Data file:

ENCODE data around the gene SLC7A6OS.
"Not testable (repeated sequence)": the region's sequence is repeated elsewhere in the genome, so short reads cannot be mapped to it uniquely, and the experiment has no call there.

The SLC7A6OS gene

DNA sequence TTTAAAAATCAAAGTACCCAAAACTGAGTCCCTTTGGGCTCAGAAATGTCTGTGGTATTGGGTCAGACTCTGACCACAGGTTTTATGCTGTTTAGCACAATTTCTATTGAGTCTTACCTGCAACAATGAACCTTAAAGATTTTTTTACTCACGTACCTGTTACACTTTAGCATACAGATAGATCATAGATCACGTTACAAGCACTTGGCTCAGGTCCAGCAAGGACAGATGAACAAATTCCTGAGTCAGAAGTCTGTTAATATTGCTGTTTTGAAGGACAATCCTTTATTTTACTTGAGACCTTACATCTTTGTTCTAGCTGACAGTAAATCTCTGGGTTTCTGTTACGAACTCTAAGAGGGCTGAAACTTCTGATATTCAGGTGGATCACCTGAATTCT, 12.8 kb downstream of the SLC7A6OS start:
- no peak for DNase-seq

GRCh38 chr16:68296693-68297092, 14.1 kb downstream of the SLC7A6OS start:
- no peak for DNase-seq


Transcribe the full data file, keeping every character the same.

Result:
ENCODE data around the gene SLC7A6OS.
"Not testable (repeated sequence)": the region's sequence is repeated elsewhere in the genome, so short reads cannot be mapped to it uniquely, and the experiment has no call there.

The SLC7A6OS gene

DNA sequence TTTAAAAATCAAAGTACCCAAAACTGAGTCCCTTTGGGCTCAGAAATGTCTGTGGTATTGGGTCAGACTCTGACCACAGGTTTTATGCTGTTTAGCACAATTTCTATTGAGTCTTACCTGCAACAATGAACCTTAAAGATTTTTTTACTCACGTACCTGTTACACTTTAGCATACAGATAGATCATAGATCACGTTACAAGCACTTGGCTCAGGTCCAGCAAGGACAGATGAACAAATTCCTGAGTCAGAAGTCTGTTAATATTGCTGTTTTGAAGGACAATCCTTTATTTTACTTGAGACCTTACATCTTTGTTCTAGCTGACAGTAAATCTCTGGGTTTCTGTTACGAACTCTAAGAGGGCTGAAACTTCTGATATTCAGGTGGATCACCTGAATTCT, 12.8 kb downstream of the SLC7A6OS start:
- no peak for DNase-seq

GRCh38 chr16:68296693-68297092, 14.1 kb downstream of the SLC7A6OS start:
- no peak for DNase-seq